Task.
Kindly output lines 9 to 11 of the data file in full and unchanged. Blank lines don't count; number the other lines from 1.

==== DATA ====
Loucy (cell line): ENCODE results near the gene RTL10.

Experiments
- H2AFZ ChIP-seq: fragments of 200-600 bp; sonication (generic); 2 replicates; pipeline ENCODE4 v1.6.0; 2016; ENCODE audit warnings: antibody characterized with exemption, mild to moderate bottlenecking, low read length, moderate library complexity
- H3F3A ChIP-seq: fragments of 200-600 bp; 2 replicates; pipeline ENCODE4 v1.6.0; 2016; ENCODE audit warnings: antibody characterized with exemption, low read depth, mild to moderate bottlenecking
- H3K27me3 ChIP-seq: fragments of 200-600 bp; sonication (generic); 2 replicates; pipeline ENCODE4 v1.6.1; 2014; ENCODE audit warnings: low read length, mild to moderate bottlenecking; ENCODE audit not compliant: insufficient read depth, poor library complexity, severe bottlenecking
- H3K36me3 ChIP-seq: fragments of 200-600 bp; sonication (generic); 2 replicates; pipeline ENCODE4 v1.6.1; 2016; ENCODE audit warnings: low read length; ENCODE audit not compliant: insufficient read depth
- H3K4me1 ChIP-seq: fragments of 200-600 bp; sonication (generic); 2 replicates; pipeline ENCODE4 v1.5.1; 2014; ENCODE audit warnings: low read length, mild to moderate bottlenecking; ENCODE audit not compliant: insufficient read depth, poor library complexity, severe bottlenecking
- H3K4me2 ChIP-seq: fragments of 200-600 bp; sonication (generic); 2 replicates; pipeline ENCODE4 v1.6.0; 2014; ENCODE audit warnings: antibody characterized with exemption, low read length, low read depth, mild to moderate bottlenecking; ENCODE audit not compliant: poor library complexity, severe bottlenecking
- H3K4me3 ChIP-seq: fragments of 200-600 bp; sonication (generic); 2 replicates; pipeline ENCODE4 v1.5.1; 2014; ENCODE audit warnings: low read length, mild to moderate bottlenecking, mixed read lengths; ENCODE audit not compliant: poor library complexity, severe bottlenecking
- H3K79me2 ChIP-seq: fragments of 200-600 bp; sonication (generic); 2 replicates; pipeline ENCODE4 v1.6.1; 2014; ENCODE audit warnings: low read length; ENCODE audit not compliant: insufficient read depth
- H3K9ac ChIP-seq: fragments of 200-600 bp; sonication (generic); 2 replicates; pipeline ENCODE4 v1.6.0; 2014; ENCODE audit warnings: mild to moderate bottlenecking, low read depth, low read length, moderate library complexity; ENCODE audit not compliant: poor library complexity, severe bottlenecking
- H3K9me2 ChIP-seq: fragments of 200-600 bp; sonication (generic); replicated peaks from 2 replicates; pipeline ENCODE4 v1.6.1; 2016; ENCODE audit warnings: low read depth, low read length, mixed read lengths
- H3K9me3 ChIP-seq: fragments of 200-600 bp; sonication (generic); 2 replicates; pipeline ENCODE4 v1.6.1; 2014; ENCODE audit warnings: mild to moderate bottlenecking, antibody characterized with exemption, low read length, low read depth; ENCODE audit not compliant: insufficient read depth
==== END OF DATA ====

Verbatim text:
- H3K4me3 ChIP-seq: fragments of 200-600 bp; sonication (generic); 2 replicates; pipeline ENCODE4 v1.5.1; 2014; ENCODE audit warnings: low read length, mild to moderate bottlenecking, mixed read lengths; ENCODE audit not compliant: poor library complexity, severe bottlenecking
- H3K79me2 ChIP-seq: fragments of 200-600 bp; sonication (generic); 2 replicates; pipeline ENCODE4 v1.6.1; 2014; ENCODE audit warnings: low read length; ENCODE audit not compliant: insufficient read depth
- H3K9ac ChIP-seq: fragments of 200-600 bp; sonication (generic); 2 replicates; pipeline ENCODE4 v1.6.0; 2014; ENCODE audit warnings: mild to moderate bottlenecking, low read depth, low read length, moderate library complexity; ENCODE audit not compliant: poor library complexity, severe bottlenecking